For instance, certain topical treatment methods may be formulated with substances that could degrade the integrity of condoms. [1] While condoms are typically 98% effective at preventing unwanted pregnancy, a broken condom will significantly increase your risk of getting pregnant. [7]

To that end, if you’re already treating a yeast infection using a topical solution, it’s best to wait until you’ve completed your prescription before engaging in sexual activity.

When Can You Start Having Sex After a Yeast Infection?

You can improve your yeast infection symptoms and recovery outcomes by waiting until your infection has cleared to resume having sex.

Depending on which modality your healthcare provider prescribes, this might mean using:

  • Oral medications – Often, these are prescribed as a single dose. You may see symptoms clear up within a day or two after taking your medication, but it’s best to follow up with your healthcare provider to ensure it’s safe to resume sexual activity.
  • Topical medications – If you’re taking the topical route, you usually won’t need to apply for longer than a week. [2] After that, if your symptoms resolve, you should be able to start having sex again.

If you suffer from recurrent infections or chronic yeast infections, determining when to have sex may require a bit more troubleshooting in cooperation with your healthcare provider. By determining some healthy habits for keeping your condition at bay, you should be able to develop an appropriate long-term women’s health treatment plan that can accommodate a healthy, happy sex life.

Take Your Sexual Health Into Your Hands With Everlywell

Yeast infections and other women’s health and sexual health conditions aren’t discussed nearly enough, making it difficult to catch and treat them effectively. The first step to treating sexually transmitted diseases is through testing, but what if you want to take an STD test at home? The Everlywell Sexual Health Test collection was created to make transparency more accessible to everyone—without compromising the discretion needed in modern sexual healthcare.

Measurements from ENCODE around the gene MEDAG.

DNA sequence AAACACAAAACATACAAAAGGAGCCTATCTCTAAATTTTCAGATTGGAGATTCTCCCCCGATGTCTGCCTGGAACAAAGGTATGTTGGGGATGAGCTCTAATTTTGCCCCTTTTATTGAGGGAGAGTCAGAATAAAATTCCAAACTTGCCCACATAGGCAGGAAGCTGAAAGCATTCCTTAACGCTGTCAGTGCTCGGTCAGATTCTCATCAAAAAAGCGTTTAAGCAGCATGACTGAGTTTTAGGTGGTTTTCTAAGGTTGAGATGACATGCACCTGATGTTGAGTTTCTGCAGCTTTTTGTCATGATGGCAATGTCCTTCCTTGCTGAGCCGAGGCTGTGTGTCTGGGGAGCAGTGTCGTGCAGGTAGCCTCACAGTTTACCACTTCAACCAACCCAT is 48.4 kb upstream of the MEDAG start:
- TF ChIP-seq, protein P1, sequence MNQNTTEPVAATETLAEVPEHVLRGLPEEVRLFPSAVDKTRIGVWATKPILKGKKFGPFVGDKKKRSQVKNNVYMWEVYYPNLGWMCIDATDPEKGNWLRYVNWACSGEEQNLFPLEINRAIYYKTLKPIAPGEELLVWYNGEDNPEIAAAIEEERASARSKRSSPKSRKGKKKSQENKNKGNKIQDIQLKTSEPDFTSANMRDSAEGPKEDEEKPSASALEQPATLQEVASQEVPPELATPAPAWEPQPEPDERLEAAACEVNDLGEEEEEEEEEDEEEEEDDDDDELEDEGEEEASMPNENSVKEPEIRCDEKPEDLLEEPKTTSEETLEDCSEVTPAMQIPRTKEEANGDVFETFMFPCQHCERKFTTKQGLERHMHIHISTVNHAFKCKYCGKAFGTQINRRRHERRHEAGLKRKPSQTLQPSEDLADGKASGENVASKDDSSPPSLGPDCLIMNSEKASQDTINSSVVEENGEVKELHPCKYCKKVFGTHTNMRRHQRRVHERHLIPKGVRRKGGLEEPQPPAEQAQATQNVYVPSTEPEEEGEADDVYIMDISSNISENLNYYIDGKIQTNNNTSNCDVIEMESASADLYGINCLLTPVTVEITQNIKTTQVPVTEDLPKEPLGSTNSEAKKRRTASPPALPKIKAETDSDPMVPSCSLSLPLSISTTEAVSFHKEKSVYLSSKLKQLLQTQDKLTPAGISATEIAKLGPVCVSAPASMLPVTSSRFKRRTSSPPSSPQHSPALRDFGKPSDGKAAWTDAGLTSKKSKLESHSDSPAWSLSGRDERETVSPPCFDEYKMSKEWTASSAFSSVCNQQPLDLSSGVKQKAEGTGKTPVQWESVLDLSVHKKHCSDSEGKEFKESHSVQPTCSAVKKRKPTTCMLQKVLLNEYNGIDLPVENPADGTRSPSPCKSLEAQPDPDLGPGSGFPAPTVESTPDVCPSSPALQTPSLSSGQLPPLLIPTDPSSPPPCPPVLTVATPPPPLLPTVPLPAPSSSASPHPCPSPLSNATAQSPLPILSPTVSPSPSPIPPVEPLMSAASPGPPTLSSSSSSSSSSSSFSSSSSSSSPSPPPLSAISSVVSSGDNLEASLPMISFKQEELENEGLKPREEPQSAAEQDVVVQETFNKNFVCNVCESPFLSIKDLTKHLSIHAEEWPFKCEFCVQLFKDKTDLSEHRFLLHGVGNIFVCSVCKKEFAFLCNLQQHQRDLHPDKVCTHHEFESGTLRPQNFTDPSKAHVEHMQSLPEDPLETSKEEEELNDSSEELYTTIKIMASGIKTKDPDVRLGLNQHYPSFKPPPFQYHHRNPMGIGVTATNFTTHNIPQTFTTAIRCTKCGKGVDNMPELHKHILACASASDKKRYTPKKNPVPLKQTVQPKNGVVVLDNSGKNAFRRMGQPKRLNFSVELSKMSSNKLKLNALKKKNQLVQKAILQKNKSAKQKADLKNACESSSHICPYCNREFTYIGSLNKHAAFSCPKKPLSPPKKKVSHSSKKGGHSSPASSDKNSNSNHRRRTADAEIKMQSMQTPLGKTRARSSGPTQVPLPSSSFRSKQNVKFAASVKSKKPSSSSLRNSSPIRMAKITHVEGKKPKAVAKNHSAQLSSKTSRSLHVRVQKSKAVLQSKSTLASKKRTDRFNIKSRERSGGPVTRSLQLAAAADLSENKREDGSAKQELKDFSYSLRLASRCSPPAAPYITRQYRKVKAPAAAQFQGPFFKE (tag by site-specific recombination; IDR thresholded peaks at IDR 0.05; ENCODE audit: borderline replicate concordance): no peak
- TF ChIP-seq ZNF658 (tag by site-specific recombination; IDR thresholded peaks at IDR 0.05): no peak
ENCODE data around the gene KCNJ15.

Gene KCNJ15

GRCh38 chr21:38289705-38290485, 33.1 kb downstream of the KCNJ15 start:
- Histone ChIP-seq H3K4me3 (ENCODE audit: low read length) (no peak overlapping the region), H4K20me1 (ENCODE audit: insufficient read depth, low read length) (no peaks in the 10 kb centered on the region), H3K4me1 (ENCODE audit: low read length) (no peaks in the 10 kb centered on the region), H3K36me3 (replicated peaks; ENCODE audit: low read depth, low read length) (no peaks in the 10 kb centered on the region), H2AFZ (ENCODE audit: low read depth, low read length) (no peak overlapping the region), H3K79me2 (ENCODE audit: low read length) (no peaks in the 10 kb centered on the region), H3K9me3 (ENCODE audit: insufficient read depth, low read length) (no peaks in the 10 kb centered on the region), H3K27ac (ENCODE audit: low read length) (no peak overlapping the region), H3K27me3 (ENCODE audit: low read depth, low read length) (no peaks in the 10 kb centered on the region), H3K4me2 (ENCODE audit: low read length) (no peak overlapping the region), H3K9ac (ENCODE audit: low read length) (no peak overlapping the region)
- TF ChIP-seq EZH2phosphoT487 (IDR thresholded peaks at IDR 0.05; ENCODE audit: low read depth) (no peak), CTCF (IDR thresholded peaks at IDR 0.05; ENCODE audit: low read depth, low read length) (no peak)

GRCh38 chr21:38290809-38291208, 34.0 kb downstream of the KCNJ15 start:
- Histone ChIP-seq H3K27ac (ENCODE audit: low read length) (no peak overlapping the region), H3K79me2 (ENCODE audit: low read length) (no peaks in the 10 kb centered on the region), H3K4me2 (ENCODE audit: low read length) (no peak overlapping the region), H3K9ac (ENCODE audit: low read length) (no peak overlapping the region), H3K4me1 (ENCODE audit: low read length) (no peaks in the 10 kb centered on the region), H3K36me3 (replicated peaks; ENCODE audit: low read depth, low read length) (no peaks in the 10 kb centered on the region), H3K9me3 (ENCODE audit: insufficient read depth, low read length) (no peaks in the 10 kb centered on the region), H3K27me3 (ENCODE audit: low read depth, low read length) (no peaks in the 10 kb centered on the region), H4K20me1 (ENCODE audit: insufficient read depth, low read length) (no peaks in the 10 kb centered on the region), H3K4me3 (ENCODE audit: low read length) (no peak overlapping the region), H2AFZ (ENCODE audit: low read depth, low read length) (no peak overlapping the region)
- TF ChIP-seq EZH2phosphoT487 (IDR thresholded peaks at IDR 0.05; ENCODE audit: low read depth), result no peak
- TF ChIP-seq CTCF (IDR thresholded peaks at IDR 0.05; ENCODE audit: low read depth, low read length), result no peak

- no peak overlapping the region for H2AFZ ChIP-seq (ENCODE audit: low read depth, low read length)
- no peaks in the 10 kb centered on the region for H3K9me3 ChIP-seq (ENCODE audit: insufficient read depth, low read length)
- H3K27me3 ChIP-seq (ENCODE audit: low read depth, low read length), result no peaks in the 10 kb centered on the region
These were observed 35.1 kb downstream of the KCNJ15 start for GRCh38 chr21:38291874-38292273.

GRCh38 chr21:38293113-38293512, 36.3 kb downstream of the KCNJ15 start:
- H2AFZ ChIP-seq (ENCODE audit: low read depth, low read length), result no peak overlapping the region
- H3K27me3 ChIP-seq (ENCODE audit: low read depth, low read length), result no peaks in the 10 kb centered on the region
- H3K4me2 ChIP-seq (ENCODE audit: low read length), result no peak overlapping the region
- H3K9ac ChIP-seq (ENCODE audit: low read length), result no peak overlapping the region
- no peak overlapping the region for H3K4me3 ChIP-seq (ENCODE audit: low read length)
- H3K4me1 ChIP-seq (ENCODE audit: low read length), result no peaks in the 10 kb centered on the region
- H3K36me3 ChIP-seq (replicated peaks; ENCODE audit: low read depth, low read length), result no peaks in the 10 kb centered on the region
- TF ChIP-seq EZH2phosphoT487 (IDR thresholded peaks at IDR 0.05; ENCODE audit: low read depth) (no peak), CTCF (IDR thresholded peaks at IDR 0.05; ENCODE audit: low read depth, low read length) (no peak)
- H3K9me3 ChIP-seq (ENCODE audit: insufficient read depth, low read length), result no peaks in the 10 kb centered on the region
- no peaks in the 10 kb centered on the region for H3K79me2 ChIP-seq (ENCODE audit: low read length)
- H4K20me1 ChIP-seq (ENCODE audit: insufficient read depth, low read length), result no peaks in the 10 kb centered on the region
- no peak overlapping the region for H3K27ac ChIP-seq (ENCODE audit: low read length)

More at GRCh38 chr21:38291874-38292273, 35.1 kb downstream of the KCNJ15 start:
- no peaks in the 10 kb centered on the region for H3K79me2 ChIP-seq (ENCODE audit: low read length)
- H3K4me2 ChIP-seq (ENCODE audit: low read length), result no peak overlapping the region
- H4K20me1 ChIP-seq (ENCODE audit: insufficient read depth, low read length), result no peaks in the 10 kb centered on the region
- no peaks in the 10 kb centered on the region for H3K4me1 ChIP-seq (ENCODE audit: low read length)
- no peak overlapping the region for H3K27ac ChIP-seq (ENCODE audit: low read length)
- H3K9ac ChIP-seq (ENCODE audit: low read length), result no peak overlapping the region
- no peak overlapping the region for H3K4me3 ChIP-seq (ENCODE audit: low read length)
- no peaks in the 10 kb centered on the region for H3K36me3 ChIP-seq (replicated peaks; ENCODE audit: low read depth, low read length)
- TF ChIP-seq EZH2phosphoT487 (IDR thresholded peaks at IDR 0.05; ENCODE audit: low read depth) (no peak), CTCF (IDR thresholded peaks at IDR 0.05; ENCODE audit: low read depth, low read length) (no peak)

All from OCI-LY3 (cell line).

Take control of your sexual well-being with at-home tests like the Everlywell female STD test, which screens for six common sexually transmitted diseases that may mimic symptoms of a yeast infection. Alongside complete data protection and physician-reviewed results, you’ll even gain access to a vetted network of healthcare providers and prescription services to help you get your sexual health back on track.

To find out more, visit our online women’s health services.

Yeast Infection After Sex: Causes, Treatment & Prevention

STD vs. Yeast Infection: 4 Differences in Symptoms

UTIs vs. Yeast Infections: What's the Difference?


  1. Can I Have Sex When I Have a Yeast Infection? Cleveland Clinic. Published December 14, 2020. URL. Accessed August 22, 2023.
  2. Vaginal Yeast Infection: Causes, Symptoms & Treatment. Cleveland Clinic. URL. Accessed August 22, 2023.
  3. Mayo Clinic. Painful urination (dysuria) Causes. Mayo Clinic. Published 2018. URL. Accessed August 22, 2023.
  4. Vaginal yeast infections | Womenshealth.gov. womenshealth.gov. Published May 23, 2018. URL. Accessed August 22, 2023.
  5. Male Yeast Infection (Candida Balanitis): Symptoms, Causes & Treatment. Cleveland Clinic. URL. Accessed August 22, 2023.
  6. Mayo Clinic Staff. Yeast infection (vaginal) - Symptoms and causes. Mayo Clinic. Published 2019. URL. Accessed August 22, 2023.
  7. Condoms Information. Cleveland Clinic. Published September 15, 2022. URL. Accessed August 22, 2023.